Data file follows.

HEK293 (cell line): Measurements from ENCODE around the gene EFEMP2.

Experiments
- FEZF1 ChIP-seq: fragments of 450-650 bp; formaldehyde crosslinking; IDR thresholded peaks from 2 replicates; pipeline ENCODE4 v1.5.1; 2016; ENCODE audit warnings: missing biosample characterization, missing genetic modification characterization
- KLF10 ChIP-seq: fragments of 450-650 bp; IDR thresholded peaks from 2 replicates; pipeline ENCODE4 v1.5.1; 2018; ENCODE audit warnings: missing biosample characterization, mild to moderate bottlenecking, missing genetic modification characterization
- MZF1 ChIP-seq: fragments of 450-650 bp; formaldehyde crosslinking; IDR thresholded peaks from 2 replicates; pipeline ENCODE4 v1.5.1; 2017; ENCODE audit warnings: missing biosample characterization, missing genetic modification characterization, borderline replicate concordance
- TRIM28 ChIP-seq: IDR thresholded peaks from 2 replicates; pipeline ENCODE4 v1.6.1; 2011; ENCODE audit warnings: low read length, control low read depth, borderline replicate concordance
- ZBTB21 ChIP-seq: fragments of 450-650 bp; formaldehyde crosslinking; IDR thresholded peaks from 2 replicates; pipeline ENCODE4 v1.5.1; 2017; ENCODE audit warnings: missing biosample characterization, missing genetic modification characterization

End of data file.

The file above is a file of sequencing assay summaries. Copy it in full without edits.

HEK293 (cell line): Measurements from ENCODE around the gene EFEMP2.

Experiments
- FEZF1 ChIP-seq: fragments of 450-650 bp; formaldehyde crosslinking; IDR thresholded peaks from 2 replicates; pipeline ENCODE4 v1.5.1; 2016; ENCODE audit warnings: missing biosample characterization, missing genetic modification characterization
- KLF10 ChIP-seq: fragments of 450-650 bp; IDR thresholded peaks from 2 replicates; pipeline ENCODE4 v1.5.1; 2018; ENCODE audit warnings: missing biosample characterization, mild to moderate bottlenecking, missing genetic modification characterization
- MZF1 ChIP-seq: fragments of 450-650 bp; formaldehyde crosslinking; IDR thresholded peaks from 2 replicates; pipeline ENCODE4 v1.5.1; 2017; ENCODE audit warnings: missing biosample characterization, missing genetic modification characterization, borderline replicate concordance
- TRIM28 ChIP-seq: IDR thresholded peaks from 2 replicates; pipeline ENCODE4 v1.6.1; 2011; ENCODE audit warnings: low read length, control low read depth, borderline replicate concordance
- ZBTB21 ChIP-seq: fragments of 450-650 bp; formaldehyde crosslinking; IDR thresholded peaks from 2 replicates; pipeline ENCODE4 v1.5.1; 2017; ENCODE audit warnings: missing biosample characterization, missing genetic modification characterization